This year and next will be big years for our national debt refinancing as around €34bn of debt comes up for renewal. If all continues to go well, it will provide an opportunity to replace a large chunk of national debt with cheaper bonds.

After next year, the next really big year for refinancing national debt won't be until 2030.

But the Central Bank has chosen its words carefully in referring to what is an effective windfall in the last few years. It raises the question of what our finances might have looked like, it these lucky lump sums had not come along?

If the Government had stuck to the original financial plan and bagged the benefits of the windfalls for a rainy day, would things have been better?

Yes the Exchequer's finances would be better insulated for when the luck runs out. But what would our health service look like? What would our education sector be like? What about Garda numbers?

The mood in the country has been such that if large chunks of extra money had not been spent on hiring gardai, improving the health spend or creating new school places, many things would be a lot worse.

We may have had a lot more industrial disputes and instability than we have had in our recent years of recovery.

The core of the problem is that we will never know. The Central Bank letter which highlights the dependence on the windfalls does not necessarily provide an assessment of how the money was spent.

For example, over a two-year period, health spending has risen by €2bn to €17bn. Where has that gone? Are we happy with our health service? Have problems been fixed? The answer is no.

And looking to the future, if the health service is still broken, how will it be fixed when the Government has estimated that health spending will rise by only another €400m by 2021.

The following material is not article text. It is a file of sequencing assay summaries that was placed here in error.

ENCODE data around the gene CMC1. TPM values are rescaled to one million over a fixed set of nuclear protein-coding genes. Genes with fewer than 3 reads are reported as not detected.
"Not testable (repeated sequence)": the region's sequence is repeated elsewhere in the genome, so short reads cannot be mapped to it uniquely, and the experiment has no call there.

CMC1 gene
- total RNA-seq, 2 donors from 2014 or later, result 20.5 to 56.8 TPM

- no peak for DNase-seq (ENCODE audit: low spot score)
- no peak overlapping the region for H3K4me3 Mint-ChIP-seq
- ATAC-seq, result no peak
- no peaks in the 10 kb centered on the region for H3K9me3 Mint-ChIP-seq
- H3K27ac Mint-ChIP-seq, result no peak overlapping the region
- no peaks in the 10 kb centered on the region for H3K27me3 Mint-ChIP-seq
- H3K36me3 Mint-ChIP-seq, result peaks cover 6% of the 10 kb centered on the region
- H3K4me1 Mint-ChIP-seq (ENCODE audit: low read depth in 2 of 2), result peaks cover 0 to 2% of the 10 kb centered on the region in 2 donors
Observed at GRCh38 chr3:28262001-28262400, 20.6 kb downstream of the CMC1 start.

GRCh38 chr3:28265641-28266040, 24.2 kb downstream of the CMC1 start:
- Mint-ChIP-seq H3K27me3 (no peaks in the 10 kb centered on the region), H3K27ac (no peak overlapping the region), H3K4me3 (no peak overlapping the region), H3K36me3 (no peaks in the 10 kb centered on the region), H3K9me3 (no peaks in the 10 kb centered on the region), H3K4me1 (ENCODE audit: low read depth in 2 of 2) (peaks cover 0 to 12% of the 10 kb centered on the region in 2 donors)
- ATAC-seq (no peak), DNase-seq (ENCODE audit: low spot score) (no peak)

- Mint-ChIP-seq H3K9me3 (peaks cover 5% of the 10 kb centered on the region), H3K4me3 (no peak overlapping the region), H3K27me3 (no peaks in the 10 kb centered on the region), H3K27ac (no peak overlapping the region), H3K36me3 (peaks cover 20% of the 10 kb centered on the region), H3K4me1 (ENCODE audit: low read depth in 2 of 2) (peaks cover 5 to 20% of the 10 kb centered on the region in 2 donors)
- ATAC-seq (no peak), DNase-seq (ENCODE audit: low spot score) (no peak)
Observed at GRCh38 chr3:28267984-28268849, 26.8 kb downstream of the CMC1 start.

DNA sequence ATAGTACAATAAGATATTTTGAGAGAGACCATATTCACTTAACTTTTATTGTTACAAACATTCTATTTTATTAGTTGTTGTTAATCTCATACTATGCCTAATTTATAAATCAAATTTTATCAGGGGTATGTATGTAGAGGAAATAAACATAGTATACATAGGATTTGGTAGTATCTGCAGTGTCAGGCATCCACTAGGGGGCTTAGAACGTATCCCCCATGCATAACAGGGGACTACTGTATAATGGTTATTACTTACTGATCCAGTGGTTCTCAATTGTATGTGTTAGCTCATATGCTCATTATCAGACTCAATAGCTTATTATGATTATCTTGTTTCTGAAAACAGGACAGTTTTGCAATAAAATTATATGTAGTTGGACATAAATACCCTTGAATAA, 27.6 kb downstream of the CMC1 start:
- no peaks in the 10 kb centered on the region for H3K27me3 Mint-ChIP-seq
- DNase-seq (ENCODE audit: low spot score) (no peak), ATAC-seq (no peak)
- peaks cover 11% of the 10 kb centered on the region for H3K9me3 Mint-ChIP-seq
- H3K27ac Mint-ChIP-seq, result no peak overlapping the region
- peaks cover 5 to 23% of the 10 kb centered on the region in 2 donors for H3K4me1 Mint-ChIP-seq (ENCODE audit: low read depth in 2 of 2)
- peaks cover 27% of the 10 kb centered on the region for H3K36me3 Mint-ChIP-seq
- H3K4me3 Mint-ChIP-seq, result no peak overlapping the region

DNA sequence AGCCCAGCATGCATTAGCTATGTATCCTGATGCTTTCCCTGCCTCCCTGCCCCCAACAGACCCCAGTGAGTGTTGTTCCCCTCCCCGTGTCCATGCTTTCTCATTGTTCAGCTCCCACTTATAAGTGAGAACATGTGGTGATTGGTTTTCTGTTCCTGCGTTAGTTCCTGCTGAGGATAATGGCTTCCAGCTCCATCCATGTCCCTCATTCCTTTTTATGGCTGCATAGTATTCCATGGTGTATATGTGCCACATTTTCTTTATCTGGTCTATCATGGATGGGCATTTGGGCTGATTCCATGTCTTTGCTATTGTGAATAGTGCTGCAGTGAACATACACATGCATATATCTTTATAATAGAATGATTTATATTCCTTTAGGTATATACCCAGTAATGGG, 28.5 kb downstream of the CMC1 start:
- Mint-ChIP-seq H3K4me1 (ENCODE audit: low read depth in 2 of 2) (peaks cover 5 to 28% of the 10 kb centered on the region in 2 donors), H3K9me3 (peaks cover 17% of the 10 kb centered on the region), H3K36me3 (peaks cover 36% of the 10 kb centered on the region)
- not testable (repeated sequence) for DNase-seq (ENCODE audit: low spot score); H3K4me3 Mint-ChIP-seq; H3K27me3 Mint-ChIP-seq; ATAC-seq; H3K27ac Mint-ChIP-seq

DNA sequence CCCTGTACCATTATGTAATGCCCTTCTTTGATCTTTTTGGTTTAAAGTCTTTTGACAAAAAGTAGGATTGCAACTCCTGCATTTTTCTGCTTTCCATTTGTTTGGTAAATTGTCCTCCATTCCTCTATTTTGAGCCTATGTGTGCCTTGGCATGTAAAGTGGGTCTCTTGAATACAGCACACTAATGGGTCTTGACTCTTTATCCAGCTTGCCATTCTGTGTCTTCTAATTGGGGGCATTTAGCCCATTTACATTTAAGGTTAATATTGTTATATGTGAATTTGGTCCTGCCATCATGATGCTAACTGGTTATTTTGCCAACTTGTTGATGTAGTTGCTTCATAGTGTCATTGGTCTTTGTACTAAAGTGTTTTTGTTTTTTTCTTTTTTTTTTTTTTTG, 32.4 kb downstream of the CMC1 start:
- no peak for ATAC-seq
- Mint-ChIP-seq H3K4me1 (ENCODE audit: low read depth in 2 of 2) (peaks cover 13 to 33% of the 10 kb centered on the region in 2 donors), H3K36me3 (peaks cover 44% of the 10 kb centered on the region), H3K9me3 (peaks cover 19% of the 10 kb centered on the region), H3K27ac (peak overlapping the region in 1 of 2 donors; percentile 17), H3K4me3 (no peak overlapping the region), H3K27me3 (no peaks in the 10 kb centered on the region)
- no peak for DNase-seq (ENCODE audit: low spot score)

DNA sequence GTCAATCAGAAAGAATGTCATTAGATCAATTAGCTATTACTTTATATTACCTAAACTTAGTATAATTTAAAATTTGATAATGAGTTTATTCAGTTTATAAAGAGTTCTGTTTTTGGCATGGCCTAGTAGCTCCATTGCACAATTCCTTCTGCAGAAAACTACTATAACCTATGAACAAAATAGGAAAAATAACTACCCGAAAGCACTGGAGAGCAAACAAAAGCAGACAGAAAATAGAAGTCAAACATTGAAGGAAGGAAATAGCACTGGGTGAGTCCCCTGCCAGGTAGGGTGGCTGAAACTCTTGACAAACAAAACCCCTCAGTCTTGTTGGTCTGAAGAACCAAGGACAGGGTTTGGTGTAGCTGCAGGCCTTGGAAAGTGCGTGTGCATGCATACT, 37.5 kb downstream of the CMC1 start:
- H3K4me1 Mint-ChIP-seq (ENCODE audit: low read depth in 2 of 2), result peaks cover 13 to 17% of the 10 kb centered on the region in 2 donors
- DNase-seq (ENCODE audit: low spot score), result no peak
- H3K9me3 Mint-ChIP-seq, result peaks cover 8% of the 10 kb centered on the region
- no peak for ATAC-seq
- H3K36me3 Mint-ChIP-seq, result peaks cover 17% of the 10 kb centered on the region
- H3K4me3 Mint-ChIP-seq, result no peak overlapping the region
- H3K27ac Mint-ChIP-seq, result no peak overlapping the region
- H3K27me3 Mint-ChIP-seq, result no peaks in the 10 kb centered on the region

Nobody believes this, least of all those working in the sector.

An inefficient system badly in need of reform will need a lot more money in the years ahead just at a time when our windfalls may well dry up.

Going back to the good old days of the boom, which of course turned out to be the bad old days when it all went wrong, former Finance Minister Charlie McCreevy was increasing current expenditure by close to 10pc per year. We are nowhere near that. But our national debt is four times bigger than it was in Charlie McCreevy's time.

In the budget for 2019 the Government has said it will hike spending by €4.5bn. But it was criticised by the Irish Fiscal Advisory Council because this was well beyond the €3.5bn it had said would be appropriate just a few months before last October's budget.

Mr Donohoe can point to the fact that government spending will rise by just 4pc in 2019. However, the council pointed out that is from a different starting point than the Government had previously signalled. Taking the original earlier starting point the increase is closer to 6.5pc, because of last minute €1.1bn spend in 2018.

Ireland is looking for new friends in the EU now it is assumed the UK will be leaving. Our ministers and diplomats have been hanging around a bit with a North European informal league of countries, loosely referred to as the Hanseatic League (2.0) which includes Scandinavian countries and the Netherlands and a few others.

They are generally referred to as "fiscally conservative". Our budget surplus of last year bought us some credibility in that club. Did we get in the door because we effectively won the Lotto? And you cannot win the Lotto every year.

With an election likely in the next 12 months, and no immediate sign of our luck running out on debt interest payments or Corporation Tax, we are unlikely to see any big change of tack.

Indo Business

Also in Business